Dorian: We are expanding definitely. That’s why we going back in the lab to hibernate. We’re doing what we want now, but really where we want to be is on a big stage playing right there next to any other professional act there is. And that’s why we want to have a show like a professional band and not just be a garage band. You gotta have the lights, the dress and all that.
You can’t be on stage drinking and smoking and all that, because when you step off that stage you gotta get out and sell and promote yourself.
Sheryta: I think as far as the Grand Strand goes, we still got a lot of people to reach. I still feel like maybe only 30 percent of people here know about us. We get people all the time saying, “Wow, we never heard you all before.” And at the same time we want to get out to Charlotte, Columbia and Atlanta and all that.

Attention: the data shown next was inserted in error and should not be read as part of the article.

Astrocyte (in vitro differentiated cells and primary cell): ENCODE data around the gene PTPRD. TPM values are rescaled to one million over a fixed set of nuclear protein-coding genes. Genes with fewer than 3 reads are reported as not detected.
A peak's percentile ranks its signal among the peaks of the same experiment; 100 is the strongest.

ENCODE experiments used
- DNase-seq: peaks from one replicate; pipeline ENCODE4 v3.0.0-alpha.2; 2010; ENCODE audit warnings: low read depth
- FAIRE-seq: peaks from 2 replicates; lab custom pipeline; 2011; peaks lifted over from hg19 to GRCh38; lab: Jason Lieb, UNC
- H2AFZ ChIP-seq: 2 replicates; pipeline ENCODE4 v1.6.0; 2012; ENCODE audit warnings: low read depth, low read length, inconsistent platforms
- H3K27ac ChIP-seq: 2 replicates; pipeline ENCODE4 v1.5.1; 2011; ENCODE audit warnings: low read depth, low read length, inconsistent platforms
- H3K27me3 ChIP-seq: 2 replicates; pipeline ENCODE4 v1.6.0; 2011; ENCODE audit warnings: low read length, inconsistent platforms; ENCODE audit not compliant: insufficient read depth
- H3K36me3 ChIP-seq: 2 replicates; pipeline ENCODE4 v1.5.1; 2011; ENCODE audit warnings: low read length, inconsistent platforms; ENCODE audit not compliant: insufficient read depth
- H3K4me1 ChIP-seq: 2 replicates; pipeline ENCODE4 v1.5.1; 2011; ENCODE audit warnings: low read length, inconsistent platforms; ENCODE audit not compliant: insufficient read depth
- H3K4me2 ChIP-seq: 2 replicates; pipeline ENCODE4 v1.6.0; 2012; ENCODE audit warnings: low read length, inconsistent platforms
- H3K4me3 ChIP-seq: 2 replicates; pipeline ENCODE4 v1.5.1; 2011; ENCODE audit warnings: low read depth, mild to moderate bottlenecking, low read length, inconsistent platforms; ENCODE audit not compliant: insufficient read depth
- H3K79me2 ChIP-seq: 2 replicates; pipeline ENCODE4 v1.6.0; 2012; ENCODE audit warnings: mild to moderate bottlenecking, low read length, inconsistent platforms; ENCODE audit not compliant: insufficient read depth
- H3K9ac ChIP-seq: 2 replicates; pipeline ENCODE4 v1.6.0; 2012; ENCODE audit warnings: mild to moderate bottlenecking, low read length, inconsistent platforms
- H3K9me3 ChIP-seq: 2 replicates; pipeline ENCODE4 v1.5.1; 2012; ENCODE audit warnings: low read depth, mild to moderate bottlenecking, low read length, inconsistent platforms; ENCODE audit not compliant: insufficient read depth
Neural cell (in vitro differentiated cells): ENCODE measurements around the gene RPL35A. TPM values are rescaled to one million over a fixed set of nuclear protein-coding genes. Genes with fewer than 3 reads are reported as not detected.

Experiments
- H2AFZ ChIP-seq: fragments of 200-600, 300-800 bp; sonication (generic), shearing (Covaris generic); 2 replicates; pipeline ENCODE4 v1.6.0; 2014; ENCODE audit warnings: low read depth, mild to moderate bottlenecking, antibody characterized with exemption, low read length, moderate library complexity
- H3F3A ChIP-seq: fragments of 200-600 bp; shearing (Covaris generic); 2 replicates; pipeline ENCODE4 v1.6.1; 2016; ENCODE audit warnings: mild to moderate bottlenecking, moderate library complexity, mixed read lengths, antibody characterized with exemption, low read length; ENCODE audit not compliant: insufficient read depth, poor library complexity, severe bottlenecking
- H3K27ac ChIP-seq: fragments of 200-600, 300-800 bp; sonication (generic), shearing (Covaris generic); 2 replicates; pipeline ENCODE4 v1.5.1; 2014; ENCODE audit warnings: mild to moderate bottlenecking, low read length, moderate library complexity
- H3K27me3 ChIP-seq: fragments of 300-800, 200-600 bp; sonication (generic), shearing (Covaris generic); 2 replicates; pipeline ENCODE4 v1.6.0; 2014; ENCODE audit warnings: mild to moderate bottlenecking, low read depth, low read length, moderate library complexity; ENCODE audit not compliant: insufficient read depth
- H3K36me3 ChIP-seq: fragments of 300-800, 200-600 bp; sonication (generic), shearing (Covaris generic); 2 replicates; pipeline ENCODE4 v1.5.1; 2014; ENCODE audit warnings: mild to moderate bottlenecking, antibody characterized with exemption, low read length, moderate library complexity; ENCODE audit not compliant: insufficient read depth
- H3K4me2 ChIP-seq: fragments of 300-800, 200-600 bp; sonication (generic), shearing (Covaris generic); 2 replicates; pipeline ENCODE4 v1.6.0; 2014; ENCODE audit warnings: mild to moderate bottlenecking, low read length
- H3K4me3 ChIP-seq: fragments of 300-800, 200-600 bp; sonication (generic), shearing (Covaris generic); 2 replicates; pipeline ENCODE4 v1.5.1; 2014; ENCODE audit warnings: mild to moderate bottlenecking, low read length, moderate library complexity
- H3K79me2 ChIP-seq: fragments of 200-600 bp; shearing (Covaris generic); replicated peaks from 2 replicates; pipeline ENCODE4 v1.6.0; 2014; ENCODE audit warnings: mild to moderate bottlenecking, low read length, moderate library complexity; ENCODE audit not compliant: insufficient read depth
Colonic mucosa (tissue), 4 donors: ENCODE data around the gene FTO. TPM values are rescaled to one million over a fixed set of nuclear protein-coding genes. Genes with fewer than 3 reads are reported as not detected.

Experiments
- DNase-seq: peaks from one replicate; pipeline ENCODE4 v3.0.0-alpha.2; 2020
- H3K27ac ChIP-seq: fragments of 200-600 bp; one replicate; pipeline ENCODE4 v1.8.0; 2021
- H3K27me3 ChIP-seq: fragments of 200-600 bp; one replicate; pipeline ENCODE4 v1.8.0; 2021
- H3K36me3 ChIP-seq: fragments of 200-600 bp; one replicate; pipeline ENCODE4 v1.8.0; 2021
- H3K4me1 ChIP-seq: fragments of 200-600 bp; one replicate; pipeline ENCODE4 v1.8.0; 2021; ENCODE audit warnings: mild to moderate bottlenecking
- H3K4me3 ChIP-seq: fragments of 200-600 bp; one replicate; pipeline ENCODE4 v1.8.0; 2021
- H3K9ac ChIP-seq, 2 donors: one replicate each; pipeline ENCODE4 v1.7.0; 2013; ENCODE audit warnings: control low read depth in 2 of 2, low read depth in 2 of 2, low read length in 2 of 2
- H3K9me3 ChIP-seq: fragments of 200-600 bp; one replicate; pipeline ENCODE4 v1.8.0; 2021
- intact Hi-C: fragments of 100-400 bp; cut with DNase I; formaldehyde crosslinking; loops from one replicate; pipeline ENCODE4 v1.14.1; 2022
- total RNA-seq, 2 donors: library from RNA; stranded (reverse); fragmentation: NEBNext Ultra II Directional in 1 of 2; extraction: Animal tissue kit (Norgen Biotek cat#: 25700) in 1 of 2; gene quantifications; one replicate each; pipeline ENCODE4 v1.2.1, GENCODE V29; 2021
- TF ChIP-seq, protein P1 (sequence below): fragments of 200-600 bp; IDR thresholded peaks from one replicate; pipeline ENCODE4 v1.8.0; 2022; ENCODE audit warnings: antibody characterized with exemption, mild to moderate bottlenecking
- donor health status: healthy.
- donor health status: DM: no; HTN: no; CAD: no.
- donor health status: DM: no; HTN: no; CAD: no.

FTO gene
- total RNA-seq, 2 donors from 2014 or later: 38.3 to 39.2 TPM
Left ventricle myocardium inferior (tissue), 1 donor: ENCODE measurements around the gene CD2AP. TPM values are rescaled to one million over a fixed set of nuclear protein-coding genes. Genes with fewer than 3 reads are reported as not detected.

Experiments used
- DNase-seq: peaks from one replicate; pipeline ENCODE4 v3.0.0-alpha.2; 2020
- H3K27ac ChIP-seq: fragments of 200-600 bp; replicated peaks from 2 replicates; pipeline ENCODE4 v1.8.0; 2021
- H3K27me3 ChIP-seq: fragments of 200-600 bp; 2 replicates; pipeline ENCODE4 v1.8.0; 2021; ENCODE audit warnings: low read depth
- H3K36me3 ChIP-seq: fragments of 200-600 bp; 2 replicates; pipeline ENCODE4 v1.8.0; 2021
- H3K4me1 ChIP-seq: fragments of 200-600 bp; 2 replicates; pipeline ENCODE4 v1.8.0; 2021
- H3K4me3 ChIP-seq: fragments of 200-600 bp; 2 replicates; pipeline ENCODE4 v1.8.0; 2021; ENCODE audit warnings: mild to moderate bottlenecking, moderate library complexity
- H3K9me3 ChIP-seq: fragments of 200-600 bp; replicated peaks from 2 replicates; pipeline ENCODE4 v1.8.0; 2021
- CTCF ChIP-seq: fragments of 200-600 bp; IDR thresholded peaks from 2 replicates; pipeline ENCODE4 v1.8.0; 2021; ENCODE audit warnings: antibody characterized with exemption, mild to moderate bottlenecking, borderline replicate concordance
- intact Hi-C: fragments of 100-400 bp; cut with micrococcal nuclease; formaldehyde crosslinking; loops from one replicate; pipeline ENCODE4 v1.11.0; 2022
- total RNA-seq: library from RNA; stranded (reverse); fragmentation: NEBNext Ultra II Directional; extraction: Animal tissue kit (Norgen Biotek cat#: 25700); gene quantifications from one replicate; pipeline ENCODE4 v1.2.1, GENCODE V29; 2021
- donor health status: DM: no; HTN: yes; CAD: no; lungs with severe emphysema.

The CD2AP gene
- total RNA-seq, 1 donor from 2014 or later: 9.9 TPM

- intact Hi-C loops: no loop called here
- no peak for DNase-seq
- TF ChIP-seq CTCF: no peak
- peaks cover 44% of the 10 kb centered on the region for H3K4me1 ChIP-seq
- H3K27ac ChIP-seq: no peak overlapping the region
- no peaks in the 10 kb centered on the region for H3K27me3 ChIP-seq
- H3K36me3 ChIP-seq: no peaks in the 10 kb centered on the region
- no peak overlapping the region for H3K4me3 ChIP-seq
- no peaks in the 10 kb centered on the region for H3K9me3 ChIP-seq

Dorian: We’re about to start our own little booking agency and do some things of that nature, because really what we’re trying to do is bigger than just Tru Sol. We want to expand and bring other bands in and show them the ropes and help them take advantage of some of the opportunities we’ve had.
Anything else you want people to know?
Dorian: Last but not least, we want the fans to know we love them and appreciate everything they do and that we are going to continue to strive and keep on bringing whatever it is that we bring them that they like. If we could go out and hug every one of those fans we would.